Like A Girl

Pushing the conversation on gender equality.

Code Like A Girl

Ten things I can do because my dad taught me how (even though I am a girl)

Imagine me with a beard….and a bit more grey

Every time I feel proud of myself, I thank my dad

My dad had a lot of great qualities. He lived in a house with three women (my mom, my sister, and me) and he just quietly accepted the way things were. He never questioned the things we did or how we did them. Whatever we did, he just took it as read that that was what women were supposed to do.

He never ever gave me one inkling that he thought women should do this or that, or be this or that. He just simply let us be.

In that same vein, he never thought that because we were women we shouldn’t do or be anything, either.

These are just a few of the things that I can do because my dad either taught me outright, or simply gave me the confidence and encouragement to have a go:

  • I can maintain and repair my own car. I can even replace the brakes and change the oil.
  • I can safely clean, carry, load, unload, and shot a gun. All kinds of guns. From little bitty ones to great big ones.
  • I can put a worm or a cricket on a hook and I can catch a fish (though I really don’t want to).
  • I can rig up just about anything in a pinch. If you find yourself on a deserted island, I am the Heath Robinson or MacGyver you want to have there with you.
  • I can use any power tool you give me. And I will take care of them properly and put them away where they belong.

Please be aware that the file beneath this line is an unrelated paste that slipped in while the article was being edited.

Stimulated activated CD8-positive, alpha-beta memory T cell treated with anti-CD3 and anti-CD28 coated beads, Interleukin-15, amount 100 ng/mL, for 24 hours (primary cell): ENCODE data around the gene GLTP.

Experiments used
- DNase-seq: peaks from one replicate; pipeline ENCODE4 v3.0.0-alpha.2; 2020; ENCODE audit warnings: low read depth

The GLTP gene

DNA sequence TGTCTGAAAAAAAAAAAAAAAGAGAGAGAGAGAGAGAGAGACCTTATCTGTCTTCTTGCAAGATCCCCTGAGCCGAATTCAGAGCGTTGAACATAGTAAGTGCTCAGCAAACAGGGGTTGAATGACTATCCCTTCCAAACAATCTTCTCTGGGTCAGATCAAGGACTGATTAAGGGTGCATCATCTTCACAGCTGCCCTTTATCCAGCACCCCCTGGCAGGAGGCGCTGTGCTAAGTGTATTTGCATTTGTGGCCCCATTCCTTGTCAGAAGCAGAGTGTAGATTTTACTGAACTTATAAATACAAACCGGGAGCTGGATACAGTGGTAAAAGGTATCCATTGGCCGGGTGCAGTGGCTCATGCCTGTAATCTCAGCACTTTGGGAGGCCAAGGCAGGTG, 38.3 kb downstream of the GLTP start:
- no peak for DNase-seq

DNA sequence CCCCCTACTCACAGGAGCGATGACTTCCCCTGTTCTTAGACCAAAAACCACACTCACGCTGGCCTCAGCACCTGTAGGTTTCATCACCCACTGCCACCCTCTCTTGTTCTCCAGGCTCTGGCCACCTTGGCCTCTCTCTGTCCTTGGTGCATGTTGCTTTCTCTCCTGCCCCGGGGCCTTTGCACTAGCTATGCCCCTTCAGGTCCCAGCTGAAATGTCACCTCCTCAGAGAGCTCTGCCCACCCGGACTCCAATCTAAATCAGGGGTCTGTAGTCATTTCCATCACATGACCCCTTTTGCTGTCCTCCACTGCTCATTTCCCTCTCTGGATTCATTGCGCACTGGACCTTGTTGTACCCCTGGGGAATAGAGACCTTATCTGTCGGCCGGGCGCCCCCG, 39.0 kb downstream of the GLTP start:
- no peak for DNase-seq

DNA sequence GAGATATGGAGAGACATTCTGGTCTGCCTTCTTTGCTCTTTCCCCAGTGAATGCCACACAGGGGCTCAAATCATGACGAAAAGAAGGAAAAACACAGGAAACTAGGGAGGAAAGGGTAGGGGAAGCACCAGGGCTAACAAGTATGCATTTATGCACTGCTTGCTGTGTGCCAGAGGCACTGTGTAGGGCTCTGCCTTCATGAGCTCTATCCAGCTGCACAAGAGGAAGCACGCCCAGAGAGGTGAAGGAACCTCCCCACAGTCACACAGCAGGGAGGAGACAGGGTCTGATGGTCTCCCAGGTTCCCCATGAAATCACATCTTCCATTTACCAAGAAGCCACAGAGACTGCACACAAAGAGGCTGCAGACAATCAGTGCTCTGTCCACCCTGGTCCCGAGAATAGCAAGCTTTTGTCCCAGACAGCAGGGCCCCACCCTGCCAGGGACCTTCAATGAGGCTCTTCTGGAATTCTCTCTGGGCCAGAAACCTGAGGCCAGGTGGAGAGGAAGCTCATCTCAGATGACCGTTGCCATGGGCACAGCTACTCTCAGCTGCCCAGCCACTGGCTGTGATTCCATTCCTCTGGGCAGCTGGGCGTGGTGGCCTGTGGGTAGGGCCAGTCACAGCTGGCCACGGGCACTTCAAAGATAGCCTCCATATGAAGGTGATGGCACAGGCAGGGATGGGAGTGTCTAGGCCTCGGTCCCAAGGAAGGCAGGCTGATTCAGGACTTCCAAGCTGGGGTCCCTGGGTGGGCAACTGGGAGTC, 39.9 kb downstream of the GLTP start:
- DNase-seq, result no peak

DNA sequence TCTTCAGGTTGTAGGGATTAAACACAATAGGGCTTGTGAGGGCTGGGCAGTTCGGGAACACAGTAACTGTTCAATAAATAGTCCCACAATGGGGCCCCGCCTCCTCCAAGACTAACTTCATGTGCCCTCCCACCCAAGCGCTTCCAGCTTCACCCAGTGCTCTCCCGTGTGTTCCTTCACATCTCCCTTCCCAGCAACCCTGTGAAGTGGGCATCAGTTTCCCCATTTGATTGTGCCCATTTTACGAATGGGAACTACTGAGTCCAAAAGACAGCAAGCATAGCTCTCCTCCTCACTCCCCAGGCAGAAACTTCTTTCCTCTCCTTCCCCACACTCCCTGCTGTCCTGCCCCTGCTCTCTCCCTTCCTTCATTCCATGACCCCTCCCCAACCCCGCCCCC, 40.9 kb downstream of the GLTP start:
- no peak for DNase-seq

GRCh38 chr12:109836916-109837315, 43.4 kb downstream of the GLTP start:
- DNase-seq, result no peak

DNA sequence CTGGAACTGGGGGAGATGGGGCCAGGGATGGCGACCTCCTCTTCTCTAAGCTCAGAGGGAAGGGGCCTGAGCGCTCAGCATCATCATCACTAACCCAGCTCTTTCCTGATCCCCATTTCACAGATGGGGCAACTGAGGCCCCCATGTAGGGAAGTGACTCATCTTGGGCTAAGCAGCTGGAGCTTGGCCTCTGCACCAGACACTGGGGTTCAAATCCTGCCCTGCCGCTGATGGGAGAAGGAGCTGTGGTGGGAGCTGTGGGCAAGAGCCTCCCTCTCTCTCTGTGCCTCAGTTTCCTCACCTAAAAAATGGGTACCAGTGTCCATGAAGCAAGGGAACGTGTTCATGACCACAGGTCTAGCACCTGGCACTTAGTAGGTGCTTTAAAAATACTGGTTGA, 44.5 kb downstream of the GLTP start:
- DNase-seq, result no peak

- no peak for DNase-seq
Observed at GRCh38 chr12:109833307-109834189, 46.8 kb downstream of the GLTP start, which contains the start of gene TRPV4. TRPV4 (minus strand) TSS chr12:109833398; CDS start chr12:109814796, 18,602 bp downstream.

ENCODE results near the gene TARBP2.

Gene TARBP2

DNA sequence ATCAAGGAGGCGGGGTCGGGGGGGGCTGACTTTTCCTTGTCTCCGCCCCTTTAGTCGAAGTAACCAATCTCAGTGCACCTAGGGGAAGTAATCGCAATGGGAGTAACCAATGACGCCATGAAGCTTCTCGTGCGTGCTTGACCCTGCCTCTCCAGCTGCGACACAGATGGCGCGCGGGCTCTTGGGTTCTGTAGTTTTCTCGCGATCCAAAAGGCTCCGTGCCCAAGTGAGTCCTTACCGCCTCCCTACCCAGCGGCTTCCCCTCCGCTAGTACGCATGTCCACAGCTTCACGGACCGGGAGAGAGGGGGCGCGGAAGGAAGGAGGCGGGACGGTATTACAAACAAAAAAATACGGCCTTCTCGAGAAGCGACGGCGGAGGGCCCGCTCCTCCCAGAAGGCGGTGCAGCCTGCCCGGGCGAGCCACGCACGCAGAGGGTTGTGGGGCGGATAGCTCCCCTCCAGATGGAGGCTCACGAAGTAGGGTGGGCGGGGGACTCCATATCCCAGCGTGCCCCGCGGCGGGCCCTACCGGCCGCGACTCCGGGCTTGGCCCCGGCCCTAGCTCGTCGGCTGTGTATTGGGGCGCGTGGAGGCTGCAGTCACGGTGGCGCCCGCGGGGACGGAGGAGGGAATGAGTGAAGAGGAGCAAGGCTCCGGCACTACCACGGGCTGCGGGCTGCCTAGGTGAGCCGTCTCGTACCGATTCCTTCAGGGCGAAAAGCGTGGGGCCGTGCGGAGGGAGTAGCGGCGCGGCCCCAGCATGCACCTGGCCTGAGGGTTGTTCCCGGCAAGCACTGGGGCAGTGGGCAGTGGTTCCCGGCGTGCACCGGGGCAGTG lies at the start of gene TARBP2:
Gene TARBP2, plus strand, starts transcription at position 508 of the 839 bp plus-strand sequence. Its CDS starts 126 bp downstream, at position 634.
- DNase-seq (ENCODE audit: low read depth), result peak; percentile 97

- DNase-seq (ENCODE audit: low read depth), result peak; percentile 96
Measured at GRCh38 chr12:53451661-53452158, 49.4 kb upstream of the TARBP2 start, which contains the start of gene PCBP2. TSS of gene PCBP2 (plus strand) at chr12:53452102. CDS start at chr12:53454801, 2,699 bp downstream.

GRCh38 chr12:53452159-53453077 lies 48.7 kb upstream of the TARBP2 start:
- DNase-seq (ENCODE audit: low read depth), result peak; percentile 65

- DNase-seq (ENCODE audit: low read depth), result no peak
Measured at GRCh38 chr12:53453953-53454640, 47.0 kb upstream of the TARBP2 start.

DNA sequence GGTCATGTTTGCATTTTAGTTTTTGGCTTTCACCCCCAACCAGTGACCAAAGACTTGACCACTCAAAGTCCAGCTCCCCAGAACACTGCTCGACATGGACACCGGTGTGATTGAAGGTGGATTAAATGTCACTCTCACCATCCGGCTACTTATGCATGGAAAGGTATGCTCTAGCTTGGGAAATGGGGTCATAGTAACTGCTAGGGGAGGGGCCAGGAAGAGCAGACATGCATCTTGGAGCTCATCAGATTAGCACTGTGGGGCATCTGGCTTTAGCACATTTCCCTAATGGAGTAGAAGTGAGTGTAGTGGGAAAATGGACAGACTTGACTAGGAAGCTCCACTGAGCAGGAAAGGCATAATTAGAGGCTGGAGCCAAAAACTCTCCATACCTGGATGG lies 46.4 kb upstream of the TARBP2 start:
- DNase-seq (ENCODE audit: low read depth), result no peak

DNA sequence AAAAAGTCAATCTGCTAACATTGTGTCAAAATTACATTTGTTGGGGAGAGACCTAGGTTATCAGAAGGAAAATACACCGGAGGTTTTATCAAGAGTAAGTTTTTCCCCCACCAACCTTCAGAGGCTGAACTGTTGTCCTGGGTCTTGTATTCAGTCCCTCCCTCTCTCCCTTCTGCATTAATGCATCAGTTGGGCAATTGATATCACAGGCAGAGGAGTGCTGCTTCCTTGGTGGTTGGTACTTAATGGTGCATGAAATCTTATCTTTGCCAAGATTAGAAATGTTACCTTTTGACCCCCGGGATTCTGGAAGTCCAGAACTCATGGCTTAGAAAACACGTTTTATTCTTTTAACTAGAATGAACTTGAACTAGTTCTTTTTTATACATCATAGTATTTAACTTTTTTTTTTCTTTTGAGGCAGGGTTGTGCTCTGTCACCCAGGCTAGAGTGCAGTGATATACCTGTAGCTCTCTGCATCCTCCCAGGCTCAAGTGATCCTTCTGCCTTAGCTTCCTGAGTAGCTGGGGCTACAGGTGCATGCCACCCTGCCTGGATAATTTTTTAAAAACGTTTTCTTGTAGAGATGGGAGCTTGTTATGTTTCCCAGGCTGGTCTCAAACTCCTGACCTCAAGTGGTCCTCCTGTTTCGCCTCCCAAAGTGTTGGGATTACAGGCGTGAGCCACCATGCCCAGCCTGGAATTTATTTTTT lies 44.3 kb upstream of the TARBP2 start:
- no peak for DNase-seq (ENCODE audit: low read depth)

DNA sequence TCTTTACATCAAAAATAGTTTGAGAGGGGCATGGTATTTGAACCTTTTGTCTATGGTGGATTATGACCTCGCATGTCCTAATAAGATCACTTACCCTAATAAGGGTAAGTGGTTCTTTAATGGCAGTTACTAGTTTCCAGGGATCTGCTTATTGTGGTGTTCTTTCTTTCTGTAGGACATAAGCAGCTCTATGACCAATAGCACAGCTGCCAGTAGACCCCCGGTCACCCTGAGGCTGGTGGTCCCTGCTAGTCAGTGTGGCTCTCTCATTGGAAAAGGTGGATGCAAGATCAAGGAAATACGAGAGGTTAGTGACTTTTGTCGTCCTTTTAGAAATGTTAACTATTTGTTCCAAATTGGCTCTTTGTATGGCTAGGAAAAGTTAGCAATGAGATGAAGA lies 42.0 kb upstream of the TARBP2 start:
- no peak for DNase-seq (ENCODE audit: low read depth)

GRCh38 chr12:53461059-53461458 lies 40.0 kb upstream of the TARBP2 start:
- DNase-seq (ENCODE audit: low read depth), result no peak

• I can build things out of wood. I can put up shelves and put together flat pack furniture.
  • I can at least try to repair anything that’s not working properly. I will even manage to fix some of them.
  • I will attempt any kind of DIY until I realise I need to call in a professional- reluctantly, and grumpily. I can install and repair plumbing. I can build a brick wall.
  • I can organise the crap out of anything, especially the shed and the garage! And enjoy doing it…
  • I can play music by ear, and taught myself to play the piano (he taught himself the guitar).

Not everything my dad taught me is about “manly” get-yer-hands-dirty-stuff. He taught me to love and be kind to animals. He taught me the importance of having laughter in the house. He taught me about unconditional love. He taught me how to make the best spaghetti sauce in the world.

My dad and I were so much alike it was funny. Not only do we look a lot alike (you can see for yourself), but our temperament and senses of humour are uncannily similar. We are both pretty laid back, until suddenly we are not. Our temper will scare anyone within shouting distance, though we are able to hold it in for a good long while.

Though he died much too young over ten years ago, and I have lived most of my adult life across an ocean, I catch myself doing things that I instantly recognise as ‘Dad’ almost every day. From obsessively placing the groceries on the belt at the checkout in a very logical order by weight, size, and squashability to erupting in colourful language when I encounter a bad driver, the characteristics that I share with my dad seem to be infused into my DNA.

One of those things just happens to be the inability to see limitations for myself just because I am a woman. Thank you, Dad. Happy Father’s Day.

I write about how I became the founder of a tech startup as a non-techie, over-40 female with no entrepreneurial experience, and all I am learning along the way. You can see more here: If you think this might be helpful for others on their entrepreneurial journey, please recommend and share by clicking the heart.